I a weblog posting on calling SharePoint web services from Flash I forgot to mention that you need to put a special file on the root of your SharePoint server to allow the Flash client to access the web services on the server. This file is called the cross-domain policy file.
Russ asked a question on this in a comment on this posting. I forget to answer this question, sorry Russ.
For more information on the cross-domain policy file see for example this documentation page at Macromedia.
I used FrontPage to drop the file crossdomain.xml in the root of the SharePoint site. The contents of the crossdomain.xml file are in my case:
<allow-access-from domain="*" secure="false" />
For some time now I’m looking into building rich internet applications using Flash. I’m very impressed by Flex 2 and did some adventures in developing with it. Flex 2 is still alpha and targets the new Flash version 8.5. Now I have a Nokia 770 device, and the Flash version on it is 184.108.40.206.
I’m also looking into how applications can be developed for the Nokia 770 (yes, I’m a busy man without much focus;-) ). I installed the C/C++ development environment, but I actually don’t want to go back to C/C++ development with all its difficulties. Other options are Mono and Python which I’m also currently invesigating.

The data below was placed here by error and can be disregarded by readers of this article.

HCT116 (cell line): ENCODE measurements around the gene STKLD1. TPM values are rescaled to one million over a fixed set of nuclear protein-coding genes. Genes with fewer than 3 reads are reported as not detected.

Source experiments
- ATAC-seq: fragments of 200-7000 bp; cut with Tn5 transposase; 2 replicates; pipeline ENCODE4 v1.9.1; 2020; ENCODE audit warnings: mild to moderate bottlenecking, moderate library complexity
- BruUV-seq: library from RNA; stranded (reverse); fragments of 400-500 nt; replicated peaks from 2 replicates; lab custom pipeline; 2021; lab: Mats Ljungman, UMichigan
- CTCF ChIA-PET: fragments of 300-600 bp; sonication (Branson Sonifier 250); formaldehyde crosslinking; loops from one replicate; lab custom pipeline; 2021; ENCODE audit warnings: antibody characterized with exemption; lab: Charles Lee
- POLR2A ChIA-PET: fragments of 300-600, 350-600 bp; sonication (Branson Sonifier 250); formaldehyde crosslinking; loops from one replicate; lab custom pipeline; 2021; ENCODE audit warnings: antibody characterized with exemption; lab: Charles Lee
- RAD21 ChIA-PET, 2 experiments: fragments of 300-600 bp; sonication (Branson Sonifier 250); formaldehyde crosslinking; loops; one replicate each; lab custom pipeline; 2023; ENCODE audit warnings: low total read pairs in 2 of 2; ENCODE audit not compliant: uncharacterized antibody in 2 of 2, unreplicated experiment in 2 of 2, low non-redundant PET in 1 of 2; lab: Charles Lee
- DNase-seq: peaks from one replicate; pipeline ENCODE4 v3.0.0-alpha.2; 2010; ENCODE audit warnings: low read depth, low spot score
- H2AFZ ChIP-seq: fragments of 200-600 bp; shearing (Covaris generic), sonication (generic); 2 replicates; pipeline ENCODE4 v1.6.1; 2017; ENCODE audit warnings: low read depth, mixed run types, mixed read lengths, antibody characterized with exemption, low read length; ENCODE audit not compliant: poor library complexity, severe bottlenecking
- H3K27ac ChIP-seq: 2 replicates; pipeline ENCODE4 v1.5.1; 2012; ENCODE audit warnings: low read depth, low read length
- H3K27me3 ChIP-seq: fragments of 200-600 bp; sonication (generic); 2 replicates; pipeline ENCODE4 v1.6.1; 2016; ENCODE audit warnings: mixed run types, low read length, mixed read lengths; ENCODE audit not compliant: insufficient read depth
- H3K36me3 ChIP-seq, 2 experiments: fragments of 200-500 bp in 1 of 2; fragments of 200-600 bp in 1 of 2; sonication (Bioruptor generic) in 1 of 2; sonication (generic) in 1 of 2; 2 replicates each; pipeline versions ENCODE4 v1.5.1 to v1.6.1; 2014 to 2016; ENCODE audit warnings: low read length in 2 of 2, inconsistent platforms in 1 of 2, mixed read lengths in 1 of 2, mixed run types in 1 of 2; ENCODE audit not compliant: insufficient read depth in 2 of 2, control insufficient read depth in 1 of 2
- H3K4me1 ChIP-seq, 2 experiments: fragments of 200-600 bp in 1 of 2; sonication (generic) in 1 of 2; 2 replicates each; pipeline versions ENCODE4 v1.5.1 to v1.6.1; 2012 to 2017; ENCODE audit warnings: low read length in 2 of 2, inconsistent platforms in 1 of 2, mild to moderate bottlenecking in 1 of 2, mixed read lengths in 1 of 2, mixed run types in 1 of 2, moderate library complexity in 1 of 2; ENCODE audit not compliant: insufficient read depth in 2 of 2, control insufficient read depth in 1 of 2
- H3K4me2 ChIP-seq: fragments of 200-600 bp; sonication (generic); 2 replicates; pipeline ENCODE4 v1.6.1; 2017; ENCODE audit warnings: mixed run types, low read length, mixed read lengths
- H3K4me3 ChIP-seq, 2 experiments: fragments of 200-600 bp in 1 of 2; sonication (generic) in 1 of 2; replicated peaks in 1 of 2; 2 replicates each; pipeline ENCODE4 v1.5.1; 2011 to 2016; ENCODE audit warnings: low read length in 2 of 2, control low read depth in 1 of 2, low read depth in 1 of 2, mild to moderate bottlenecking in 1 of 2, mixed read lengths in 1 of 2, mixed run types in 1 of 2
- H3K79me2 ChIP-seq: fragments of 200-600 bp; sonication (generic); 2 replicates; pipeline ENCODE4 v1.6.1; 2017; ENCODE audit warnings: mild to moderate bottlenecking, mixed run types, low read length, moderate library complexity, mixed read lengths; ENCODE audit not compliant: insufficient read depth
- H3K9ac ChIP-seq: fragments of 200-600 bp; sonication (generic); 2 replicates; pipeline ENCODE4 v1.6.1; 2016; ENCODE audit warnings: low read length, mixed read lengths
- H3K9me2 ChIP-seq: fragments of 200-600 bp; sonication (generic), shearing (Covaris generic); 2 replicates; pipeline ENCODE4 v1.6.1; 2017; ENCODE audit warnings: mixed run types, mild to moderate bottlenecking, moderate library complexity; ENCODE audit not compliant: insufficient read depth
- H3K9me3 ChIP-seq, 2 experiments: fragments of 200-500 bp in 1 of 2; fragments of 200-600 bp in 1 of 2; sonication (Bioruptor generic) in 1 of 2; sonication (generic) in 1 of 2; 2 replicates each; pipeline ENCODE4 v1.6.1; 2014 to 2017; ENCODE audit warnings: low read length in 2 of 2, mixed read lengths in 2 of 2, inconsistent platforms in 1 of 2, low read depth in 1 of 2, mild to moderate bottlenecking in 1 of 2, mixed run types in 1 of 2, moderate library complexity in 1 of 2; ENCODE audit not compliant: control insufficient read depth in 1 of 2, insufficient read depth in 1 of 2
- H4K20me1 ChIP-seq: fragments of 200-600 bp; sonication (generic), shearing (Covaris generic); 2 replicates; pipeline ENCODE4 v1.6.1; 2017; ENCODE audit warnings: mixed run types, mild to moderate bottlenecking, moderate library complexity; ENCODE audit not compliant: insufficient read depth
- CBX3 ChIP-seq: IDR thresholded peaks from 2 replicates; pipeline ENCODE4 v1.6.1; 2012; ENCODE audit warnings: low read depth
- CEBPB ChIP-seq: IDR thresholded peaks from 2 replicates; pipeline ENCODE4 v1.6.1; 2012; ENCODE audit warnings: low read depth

Today I was at the first day of first European Flash conference http://www.sparkeurope.com/. There was a very interesting session on the open source community for Flash.One of the sessions was by Edwin van Rijkom on Screenweaver, an open source project for building Rich Desktop Applications. He is wrapping Flash in a host application and provides access to the host OS and native code on the host OS through the Screenweaver host application. Because the Nokia 770 also has Flash installed I was dreaming about the possibility to create such a host application for Flash that provides access to all Nokia 770 features and the possibility to hook it into the Nokia 770 menu structure. I discussed this idea with Edwin and he thought that it would be a great idea.